Costumes and Carnivals: Be Prepared!
The holiday of Purim is right around the corner, and your kids are itching with excitement. Children who rely on routine and predictability, such as children with sensory modulation disorders, may become overwhelmed on Purim, especially at a loud party or carnival filled with people in all kinds of costumes. Here are a few suggestions to help make your child’s holiday experience more enjoyable.
A child’s idea of dress-up may be different from an adult’s. It is perfectly fine if your child only wants to wear a hat or a funny mask. Do not force him/her to wear something he/she is not comfortable with.
A young child may find some costumes frightening, even/especially that of a clown. Prepare him/her in advance by playing dress-up or reading books about clowns or dressing up. The best clown parties are when the clown gets dressed and puts on their make-up in front of the children.
Try to involve your child as much as possible in planning his/her costume. Let him/her pick it out or help make it. But don’t be disappointed if he/she rejects it at the last moment.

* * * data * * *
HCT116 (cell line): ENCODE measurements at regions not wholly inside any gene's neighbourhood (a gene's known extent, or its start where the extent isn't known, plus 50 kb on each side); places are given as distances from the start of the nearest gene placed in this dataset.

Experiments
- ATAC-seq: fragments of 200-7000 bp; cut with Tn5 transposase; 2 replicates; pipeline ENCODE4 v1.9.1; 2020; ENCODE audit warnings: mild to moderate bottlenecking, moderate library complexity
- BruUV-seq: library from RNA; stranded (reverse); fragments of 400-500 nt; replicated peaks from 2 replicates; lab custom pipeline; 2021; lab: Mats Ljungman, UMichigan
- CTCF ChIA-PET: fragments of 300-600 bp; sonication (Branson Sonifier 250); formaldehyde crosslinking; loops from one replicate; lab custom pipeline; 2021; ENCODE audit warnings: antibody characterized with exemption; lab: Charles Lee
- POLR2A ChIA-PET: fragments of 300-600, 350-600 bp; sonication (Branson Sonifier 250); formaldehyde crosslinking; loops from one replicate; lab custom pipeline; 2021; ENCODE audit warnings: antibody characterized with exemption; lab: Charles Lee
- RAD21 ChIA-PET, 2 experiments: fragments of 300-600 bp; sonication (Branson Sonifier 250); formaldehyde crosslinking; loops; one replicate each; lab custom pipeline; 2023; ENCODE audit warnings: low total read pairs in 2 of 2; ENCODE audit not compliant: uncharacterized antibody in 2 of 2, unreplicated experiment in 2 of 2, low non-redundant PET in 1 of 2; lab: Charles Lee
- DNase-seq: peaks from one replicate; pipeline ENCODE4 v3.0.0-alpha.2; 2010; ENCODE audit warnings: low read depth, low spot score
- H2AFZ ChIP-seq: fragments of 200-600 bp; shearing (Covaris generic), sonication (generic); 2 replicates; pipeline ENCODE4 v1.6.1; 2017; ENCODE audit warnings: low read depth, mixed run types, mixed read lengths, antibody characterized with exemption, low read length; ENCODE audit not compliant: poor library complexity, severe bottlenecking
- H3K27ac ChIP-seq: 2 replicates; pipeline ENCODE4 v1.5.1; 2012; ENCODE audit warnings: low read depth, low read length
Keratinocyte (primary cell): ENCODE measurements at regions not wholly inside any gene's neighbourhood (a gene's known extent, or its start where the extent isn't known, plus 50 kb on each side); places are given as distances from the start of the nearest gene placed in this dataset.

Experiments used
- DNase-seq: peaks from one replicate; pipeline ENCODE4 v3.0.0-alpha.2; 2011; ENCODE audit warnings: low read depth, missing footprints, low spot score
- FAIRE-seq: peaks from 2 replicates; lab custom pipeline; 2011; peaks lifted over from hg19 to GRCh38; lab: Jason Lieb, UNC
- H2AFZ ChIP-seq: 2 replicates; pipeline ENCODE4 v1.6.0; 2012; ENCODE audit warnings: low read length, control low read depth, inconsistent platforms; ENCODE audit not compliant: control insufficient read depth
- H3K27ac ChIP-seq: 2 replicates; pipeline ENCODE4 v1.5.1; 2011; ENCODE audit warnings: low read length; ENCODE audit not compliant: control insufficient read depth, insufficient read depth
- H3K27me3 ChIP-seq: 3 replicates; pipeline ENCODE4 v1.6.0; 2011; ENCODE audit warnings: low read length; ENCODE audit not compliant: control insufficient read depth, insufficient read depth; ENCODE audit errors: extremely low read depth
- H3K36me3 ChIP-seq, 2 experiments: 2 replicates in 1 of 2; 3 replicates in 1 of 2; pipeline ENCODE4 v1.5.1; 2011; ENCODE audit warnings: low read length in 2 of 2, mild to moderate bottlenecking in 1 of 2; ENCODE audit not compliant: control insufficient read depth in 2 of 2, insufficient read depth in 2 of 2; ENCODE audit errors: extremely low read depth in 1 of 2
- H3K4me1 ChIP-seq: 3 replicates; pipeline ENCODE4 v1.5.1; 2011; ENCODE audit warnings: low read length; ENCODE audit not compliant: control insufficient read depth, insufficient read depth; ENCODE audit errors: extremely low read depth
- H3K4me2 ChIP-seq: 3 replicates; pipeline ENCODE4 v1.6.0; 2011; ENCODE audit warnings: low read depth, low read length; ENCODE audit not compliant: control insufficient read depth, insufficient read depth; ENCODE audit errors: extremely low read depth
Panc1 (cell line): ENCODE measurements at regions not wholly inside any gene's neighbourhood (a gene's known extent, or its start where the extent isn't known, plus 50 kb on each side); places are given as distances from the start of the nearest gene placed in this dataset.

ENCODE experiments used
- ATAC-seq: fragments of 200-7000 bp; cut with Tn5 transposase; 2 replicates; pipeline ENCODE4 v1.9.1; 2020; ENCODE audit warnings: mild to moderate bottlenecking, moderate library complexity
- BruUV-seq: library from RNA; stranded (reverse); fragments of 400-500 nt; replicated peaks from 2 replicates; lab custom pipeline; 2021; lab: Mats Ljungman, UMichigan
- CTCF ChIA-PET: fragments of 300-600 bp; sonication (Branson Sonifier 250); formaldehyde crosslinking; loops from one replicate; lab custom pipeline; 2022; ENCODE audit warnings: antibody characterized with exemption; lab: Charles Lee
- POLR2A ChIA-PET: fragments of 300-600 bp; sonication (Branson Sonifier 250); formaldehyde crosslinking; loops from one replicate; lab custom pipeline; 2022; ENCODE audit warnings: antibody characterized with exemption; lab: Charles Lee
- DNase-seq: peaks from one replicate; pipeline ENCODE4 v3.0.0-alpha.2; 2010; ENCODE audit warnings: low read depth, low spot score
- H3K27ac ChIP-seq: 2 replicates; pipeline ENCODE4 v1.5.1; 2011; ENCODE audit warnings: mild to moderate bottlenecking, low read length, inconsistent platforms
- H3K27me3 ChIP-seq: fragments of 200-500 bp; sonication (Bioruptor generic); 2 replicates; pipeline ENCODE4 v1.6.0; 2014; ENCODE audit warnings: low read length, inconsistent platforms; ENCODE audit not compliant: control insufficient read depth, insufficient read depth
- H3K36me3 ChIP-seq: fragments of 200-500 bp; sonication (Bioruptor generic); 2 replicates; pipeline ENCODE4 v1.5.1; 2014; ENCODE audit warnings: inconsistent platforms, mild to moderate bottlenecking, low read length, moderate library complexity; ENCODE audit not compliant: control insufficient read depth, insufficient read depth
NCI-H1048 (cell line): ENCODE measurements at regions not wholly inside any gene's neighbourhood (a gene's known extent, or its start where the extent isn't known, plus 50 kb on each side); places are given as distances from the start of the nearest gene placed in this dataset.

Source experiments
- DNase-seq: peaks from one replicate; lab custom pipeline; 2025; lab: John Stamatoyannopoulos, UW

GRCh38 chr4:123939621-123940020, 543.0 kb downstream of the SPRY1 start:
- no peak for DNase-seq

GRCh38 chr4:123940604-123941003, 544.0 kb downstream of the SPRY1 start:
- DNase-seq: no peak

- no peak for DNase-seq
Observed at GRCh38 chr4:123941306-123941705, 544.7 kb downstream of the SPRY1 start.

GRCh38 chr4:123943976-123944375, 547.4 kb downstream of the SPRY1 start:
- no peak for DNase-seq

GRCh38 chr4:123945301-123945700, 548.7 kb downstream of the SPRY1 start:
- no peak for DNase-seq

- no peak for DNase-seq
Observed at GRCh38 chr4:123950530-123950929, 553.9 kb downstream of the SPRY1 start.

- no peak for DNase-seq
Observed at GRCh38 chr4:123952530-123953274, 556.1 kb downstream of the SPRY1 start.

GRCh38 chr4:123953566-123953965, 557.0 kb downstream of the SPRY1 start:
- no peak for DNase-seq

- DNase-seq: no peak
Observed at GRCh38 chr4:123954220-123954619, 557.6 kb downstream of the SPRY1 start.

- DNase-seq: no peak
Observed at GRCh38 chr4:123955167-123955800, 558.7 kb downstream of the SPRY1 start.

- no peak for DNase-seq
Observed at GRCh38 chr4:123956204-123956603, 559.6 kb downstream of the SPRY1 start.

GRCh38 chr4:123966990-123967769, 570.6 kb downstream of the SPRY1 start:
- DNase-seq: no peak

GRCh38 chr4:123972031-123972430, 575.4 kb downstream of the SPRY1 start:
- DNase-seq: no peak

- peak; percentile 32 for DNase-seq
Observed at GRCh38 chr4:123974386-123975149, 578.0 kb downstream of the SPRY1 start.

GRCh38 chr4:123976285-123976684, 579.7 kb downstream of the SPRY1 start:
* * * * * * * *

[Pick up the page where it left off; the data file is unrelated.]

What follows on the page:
Before wearing a costume, practice putting it on and taking it off a few times. This will help your child tolerate the feel of the costume and get a sense of how it looks visually.
Prepare your child in advance by telling him/her where the party will be, who will be there, and what activities the party will include.
Let your child know that there will be people in costumes at the carnival. If he/she is afraid of certain costumes, try to play dress-up beforehand.
Try to arrive at the party early, when there are fewer people and less of a commotion.
If visual novelty or noisy environments tend to overwhelm your child, pick a “safe spot” where he/she can be encouraged to go if he/she needs a break from sensory overload.
Expectations should be realistic. It may be better to spend a successful 30 minutes at the carnival rather than buying handfuls of tickets and staying for an unsuccessful two hours.
Acknowledge to yourself in advance that you may need to spend more time helping your child than other parents. It may be daunting, but it will make the experience all the more manageable and enjoyable for both you and your child.
Written by Rachel Romanoff, OTR and Chaye Lamm Warburg, MA, OTR